Driven: 2018 Cadillac CT6 with Super Cruise, a step toward the autonomous future.

By Author: Micah Wright, Date: Oct 11, 2017
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The self-driving revolution is nigh ladies and gents, and I am pleased to announce that we were there to experience it firsthand when it all began in earnest. Cadillac recently equipped top trim versions of its 2018 CT6 sedan with something it calls “Super Cruise,” a system that allows drivers to relinquish steering, acceleration, and braking controls for prolonged periods of time while on certain interstate highways. It’s the first vehicle of its kind to offer true hands-free driving, and in order to see how well it works we were given the chance to cruise autonomously for two days from Cleveland to Chicago and then, after a night in the Windy City, all the way down to Memphis.

Our first day on the open road came with a police escort, photo shoots along the lake, cups of caffeine, some driver trial and error, and the discovery of a massive glaring issue with Super Cruise which actually encompasses all meanings of the word “glare.”

It was day one, and I was perturbed beyond words, glaring heatedly out the windscreen for damn good reason. I had been on the road for less than an hour and the system was already refusing to work. Unbeknownst to yours truly, glare from the sun occasionally prevents Super Cruise from engaging properly, something that engineers are working on as we speak. Fortunately, as the sun shifted skyward everything suddenly engaged, leaving me to cruise hands-and-feet-free most of the way to my destination.

Once you get on an interstate all you need to do is set the adaptive cruise control to a desired speed, center up the vehicle in a lane, and wait for the little grey steering wheel symbol to illuminate inside the gauge cluster. Once it’s lit mash the Super Cruise button on the steering wheel, make sure that the LED bar embedded toward the top of the steering wheel lights up green, and voila! You are driving hands free.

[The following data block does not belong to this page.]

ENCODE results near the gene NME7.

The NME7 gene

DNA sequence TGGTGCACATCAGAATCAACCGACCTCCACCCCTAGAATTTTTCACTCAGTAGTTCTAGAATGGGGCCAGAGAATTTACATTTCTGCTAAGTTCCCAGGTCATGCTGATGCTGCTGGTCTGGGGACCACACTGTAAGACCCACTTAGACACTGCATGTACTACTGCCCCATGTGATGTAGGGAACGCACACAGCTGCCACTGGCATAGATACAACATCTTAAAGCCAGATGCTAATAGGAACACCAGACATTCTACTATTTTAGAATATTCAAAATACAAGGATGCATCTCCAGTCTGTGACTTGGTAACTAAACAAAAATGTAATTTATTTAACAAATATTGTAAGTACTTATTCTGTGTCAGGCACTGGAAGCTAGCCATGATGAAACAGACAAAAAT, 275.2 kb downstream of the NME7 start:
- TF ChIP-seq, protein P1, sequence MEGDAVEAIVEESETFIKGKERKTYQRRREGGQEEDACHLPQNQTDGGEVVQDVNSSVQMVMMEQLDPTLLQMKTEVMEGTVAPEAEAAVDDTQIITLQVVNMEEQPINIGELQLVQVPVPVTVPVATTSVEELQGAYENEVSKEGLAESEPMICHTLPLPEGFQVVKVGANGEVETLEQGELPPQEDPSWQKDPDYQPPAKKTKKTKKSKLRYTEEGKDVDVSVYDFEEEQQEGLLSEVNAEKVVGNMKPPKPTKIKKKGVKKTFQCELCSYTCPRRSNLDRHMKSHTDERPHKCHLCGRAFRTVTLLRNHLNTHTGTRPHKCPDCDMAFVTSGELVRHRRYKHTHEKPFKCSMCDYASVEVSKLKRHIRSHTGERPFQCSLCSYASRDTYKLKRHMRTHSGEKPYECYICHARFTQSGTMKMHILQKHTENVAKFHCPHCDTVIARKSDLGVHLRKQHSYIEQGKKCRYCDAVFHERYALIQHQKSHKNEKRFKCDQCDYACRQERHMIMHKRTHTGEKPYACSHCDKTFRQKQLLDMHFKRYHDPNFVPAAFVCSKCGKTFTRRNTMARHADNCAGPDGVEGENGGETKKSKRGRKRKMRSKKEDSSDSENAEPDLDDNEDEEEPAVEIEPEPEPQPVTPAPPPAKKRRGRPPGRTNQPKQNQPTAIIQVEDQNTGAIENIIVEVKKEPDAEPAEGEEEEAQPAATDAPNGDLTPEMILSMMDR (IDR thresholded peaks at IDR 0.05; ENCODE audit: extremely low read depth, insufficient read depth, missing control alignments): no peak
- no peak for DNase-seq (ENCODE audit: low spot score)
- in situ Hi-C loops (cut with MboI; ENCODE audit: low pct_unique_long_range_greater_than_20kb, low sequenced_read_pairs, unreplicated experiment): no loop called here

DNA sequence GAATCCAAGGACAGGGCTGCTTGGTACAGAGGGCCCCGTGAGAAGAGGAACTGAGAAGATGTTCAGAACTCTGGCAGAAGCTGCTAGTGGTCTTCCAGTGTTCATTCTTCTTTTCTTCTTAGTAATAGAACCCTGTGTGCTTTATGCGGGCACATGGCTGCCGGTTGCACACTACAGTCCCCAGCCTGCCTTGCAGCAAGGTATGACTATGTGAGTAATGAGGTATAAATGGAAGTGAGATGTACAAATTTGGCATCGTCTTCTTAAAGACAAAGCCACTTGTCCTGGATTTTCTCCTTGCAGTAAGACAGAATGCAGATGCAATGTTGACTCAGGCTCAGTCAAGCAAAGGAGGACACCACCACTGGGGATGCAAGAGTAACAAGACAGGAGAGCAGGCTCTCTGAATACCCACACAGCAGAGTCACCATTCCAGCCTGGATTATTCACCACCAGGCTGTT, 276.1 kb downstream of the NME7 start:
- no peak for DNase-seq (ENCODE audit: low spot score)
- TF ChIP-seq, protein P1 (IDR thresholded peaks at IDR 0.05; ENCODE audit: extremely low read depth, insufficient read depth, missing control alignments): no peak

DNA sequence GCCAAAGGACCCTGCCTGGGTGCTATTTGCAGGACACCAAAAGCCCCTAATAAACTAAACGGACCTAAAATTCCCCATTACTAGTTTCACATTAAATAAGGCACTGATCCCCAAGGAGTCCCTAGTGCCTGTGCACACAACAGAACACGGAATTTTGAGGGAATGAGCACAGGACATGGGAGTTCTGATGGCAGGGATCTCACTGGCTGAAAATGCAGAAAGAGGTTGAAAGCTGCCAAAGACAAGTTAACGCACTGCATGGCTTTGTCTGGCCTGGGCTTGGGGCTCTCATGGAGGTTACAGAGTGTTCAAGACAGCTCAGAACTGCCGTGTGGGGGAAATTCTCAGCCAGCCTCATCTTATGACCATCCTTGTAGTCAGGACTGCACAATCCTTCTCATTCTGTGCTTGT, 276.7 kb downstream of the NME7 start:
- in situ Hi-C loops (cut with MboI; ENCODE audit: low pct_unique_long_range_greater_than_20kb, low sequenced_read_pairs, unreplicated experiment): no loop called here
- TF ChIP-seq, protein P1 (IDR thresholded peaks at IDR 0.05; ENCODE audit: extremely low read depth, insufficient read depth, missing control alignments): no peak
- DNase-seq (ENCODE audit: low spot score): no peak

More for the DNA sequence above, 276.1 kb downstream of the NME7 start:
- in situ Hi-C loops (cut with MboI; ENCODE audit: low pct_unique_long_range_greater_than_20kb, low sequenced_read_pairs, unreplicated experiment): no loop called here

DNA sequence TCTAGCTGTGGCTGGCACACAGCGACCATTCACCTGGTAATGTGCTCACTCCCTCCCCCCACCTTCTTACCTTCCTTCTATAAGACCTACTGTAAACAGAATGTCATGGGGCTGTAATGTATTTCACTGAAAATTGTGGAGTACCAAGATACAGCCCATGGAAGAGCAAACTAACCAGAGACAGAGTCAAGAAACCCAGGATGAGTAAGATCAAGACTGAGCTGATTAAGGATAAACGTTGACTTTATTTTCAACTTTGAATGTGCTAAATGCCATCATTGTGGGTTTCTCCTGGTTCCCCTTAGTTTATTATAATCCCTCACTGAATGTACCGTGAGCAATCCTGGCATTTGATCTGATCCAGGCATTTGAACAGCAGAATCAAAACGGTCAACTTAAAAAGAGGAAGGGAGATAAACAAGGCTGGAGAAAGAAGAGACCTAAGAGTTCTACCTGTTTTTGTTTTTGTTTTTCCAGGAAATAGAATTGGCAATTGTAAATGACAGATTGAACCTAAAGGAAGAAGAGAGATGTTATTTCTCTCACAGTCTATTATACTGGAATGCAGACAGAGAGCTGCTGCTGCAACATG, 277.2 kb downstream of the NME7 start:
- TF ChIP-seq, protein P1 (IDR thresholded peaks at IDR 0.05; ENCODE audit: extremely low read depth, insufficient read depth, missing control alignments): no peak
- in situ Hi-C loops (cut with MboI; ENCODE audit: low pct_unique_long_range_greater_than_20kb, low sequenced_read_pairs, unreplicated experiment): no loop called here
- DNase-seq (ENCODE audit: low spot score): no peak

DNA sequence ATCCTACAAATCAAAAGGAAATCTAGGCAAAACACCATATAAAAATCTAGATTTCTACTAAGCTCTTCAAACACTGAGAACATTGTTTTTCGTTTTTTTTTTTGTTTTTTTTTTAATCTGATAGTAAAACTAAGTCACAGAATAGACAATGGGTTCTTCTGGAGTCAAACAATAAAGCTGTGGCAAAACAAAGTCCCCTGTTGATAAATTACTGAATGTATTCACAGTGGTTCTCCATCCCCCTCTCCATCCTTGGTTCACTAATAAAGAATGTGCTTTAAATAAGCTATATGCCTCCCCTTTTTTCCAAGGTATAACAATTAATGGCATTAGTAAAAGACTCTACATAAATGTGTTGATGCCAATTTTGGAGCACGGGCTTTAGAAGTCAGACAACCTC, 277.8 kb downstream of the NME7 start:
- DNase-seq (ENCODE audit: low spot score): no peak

No need to continuously nudge or tug on the wheel in order to keep the car tracking true. Super Cruise will take you safely through mountain passes and across desert plains alike, all without the need to manually take over. It’s an incredibly smooth and strange feeling, knowing that the vehicle you are in is driving itself, with the knowledge that you can manually take over at any point serving as reassurance.

In the grand scheme of things, Super Cruise isn’t the final say in the self-driving race to the finish, but merely a starting point for Cadillac. We hesitate to even call Super Cruise semi-autonomous because it’s really not. Yes, the car is steering, accelerating, and braking by itself. But it’s not really thinking. It’s using the inputs from all its sensors to hold the relative position you’ve set in the lane you choose. You still have to manually change lanes in order to pass anything, construction often forces the driver to take over, and the system will disengage if you appear too distracted. There’s a slew of components at play here, and to truly understand what is going on behind the scenes one must dive inside an engineer’s mind.

Broken down to the fundamentals, this system relies upon five key elements: operational domain (it doesn’t work everywhere), blue line (sensor inputs for trajectory purposes), adaptive cruise control, a driver attention system, and redundancy for additional safety. Things like GM-exclusive HD maps, a GPS setup that can pinpoint your exact location within 2 meters, external cameras, and some of the most advanced LiDAR map data on the planet make the remainder of the Super Cruise experience a reality.